What it is
Vitamin E is a collection of fat-soluble vitamins
What it does
Vitamin E primarily functions as an antioxidant.
The recommended intake for vitamin E is 15mg per day for men and women who aren’t lactating. Lactation can increase intake requirements for vitamin E.
There is no suggested upper limit for vitamin E intake from natural dietary sources of vitamin E, but most health authorities recommend consuming no more than 1000mg of vitamin E per day from fortified foods and supplements.
Likelihood of tracking completeness: Very low
Vitamin E is not a nutrient that food manufacturers are required to disclose on nutrition labels. The vast majority of food and beverage manufacturers do not voluntarily list vitamin E content on nutrition labels, so most branded products in the MacroFactor database lack information on vitamin E. So, if you’d like to accurately track your vitamin E intake, you’ll need to make a point of mostly tracking “common foods,” which come from research-grade databases that have full nutrient reporting.
For more on when you can track using branded foods versus common foods when you’re trying to accurately monitor your intake of particular nutrients, you should check out this article.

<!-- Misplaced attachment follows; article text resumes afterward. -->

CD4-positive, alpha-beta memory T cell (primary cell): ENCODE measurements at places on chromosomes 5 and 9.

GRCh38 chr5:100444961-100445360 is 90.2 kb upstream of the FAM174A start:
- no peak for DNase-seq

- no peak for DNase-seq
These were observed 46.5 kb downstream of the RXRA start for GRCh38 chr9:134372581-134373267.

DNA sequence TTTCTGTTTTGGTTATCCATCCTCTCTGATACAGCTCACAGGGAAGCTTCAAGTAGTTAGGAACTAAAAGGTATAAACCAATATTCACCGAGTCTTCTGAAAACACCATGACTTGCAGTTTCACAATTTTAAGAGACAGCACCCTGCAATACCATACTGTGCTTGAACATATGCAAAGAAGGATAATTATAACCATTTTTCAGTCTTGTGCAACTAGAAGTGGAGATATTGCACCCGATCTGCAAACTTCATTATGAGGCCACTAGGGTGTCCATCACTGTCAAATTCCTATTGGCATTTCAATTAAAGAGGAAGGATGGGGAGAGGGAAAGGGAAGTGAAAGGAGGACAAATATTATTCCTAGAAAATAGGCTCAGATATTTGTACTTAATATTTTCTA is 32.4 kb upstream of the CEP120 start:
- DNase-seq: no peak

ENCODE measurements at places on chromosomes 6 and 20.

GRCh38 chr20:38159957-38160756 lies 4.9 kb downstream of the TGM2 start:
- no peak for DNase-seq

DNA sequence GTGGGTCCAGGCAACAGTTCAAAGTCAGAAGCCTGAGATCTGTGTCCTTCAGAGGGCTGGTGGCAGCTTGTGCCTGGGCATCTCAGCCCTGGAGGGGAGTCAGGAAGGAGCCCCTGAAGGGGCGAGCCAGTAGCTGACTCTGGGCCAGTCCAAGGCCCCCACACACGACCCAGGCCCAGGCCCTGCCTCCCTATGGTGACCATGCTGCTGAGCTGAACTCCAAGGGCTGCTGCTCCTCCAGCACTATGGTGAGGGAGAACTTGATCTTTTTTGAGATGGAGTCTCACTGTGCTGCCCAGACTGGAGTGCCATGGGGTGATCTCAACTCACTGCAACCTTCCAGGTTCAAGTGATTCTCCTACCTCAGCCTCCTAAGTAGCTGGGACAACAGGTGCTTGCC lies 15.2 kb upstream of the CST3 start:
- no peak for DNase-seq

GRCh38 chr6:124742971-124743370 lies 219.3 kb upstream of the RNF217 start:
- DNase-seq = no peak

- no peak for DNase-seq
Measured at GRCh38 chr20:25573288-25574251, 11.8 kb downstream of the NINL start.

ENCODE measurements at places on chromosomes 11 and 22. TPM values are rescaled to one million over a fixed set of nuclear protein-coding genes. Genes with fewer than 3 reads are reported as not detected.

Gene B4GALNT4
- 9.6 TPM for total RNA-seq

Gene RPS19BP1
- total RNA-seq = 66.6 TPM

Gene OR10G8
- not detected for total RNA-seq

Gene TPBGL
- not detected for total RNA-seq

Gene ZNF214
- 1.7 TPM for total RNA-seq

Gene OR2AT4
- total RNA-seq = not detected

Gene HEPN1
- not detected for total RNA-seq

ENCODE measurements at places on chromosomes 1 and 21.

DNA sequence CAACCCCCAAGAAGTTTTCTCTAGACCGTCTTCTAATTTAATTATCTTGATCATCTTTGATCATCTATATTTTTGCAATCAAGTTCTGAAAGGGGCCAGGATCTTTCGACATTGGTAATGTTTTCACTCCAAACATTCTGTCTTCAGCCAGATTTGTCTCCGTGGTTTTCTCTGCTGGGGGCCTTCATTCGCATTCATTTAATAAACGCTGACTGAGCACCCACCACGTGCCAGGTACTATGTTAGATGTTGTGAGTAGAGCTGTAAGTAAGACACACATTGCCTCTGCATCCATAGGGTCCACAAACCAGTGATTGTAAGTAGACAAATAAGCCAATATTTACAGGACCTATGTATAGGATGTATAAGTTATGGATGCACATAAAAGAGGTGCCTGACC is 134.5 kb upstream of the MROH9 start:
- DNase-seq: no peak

Likelihood of insufficient intake: Very high
Most adults don’t meet intake recommendations for vitamin E, but it’s questionable whether that’s particularly important.
For more on nutrients with a greater likelihood of insufficient or excessive intake, you should check out this article.
Signs of deficiency
Very few people need to worry about vitamin E deficiencies, because low intakes of vitamin E have not been shown to cause vitamin E deficiencies in healthy individuals. According to the EFSA:
“The classification of ‘vitamin E’ as an essential nutrient is based on animal studies and primary and secondary α-tocopherol deficiency in humans. The need for α-tocopherol in order to prevent fetal resorption in pregnant rats fed lard-containing diets is at the origin of the discovery of the vitamin. The chemical name ‘tocopherol’ derives from its essentiality for normal reproduction in animals, even though the essentiality for this function has never been demonstrated in humans. … Symptomatic α-tocopherol deficiency in individuals without any disease and who consume diets ‘low’ in α-tocopherol has not been reported.”
However, in people who have genetic disorders that stop virtually all absorption of vitamin E, neurological problems and retinopathy can occur.
Nuts, seeds, peppers, green leafy vegetables, tomatoes, and wheat germ are good sources of vitamin E. Many oils are also fortified with vitamin E to prevent degradation during cooking.
If you’d like to learn more about micronutrients generally, there’s a five-part series on the MacroFactor website you might enjoy.